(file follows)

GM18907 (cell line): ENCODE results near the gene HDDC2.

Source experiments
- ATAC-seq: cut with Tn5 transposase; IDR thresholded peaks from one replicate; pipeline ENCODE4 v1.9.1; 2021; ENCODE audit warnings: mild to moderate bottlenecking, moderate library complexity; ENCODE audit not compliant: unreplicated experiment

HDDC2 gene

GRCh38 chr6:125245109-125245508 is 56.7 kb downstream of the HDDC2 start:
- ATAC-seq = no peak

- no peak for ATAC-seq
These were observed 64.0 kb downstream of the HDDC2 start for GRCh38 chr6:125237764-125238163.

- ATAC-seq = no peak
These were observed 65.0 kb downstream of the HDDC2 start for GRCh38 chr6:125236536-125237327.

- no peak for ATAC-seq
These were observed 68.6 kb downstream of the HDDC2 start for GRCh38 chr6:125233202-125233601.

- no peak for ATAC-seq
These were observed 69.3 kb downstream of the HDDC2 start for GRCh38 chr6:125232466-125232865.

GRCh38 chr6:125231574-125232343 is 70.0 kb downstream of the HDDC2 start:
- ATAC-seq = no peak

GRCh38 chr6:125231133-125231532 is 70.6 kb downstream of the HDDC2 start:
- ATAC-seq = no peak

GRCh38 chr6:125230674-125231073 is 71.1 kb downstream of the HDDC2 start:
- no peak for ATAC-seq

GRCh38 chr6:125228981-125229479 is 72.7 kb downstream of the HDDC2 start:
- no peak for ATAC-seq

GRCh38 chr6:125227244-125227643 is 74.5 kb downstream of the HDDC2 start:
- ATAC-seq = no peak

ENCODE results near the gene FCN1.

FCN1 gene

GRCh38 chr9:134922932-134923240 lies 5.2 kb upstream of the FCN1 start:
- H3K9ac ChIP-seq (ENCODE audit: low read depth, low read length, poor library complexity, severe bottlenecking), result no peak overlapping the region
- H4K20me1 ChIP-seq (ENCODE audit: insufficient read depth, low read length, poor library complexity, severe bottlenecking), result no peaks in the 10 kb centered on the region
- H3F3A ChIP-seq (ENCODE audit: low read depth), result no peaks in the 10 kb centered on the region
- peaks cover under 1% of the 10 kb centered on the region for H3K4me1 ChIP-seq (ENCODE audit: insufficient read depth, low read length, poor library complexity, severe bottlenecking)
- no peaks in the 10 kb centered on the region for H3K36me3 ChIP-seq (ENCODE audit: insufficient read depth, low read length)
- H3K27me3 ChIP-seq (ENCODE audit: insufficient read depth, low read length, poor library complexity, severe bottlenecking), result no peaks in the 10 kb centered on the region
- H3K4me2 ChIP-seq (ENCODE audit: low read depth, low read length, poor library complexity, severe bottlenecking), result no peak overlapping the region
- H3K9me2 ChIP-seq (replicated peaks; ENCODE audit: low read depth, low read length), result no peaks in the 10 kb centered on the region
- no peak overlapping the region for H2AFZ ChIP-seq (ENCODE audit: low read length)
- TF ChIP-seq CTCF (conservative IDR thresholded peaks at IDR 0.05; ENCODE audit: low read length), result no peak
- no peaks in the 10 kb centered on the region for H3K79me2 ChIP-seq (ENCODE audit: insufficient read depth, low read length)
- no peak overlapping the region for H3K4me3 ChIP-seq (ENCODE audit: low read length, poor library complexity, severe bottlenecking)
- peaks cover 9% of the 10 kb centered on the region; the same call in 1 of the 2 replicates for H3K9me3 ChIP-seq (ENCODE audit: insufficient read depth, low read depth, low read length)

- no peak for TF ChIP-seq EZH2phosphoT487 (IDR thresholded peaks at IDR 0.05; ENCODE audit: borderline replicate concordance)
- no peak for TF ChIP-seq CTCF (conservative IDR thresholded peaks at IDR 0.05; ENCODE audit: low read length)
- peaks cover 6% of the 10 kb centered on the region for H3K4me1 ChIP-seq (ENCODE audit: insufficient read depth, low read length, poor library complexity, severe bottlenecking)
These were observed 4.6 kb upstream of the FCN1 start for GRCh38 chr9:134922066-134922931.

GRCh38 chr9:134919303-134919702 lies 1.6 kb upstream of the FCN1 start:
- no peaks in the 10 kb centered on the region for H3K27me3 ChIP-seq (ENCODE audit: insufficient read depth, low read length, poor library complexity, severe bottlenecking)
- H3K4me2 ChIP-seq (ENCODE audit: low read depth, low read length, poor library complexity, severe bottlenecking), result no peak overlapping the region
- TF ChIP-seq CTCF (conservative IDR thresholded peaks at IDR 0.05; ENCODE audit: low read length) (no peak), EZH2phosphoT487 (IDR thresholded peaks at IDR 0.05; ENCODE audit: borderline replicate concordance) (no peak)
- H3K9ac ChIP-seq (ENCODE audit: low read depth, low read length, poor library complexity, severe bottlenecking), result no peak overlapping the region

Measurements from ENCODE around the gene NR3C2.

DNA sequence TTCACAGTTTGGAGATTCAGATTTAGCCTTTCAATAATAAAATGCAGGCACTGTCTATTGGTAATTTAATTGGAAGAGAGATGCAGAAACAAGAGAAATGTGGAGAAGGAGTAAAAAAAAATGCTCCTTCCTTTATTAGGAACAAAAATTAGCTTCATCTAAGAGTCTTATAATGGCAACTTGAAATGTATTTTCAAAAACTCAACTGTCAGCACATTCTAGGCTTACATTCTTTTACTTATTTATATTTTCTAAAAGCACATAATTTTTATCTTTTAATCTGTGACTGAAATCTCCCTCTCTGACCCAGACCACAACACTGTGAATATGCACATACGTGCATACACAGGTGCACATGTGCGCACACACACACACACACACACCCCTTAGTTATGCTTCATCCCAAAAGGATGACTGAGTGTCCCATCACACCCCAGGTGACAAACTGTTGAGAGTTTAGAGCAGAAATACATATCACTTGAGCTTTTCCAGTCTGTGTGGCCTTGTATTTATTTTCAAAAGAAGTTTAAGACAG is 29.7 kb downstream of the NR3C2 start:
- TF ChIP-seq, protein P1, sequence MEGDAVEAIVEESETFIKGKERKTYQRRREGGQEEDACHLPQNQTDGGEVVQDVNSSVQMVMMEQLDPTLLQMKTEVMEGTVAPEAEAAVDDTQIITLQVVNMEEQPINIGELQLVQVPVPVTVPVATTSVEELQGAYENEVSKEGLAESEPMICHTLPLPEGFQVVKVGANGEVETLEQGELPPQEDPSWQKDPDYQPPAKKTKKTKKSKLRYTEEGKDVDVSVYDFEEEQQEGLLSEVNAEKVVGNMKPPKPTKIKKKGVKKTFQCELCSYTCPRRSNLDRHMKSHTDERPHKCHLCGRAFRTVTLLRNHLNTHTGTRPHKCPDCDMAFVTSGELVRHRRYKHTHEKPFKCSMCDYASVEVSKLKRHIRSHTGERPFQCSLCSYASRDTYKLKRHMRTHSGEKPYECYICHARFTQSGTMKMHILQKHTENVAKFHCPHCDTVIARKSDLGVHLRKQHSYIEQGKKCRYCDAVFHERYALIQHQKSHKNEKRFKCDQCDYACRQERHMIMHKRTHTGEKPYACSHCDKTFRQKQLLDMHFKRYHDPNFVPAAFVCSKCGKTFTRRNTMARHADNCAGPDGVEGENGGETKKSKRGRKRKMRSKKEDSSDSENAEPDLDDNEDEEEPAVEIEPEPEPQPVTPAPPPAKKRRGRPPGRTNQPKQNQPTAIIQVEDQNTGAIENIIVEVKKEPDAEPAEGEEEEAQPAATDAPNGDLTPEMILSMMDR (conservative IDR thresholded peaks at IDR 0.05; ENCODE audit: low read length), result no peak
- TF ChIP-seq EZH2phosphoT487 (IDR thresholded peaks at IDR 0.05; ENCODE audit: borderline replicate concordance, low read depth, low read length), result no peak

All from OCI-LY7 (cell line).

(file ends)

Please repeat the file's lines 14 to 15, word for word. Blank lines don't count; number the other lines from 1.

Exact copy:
These were observed 69.3 kb downstream of the HDDC2 start for GRCh38 chr6:125232466-125232865.

GRCh38 chr6:125231574-125232343 is 70.0 kb downstream of the HDDC2 start: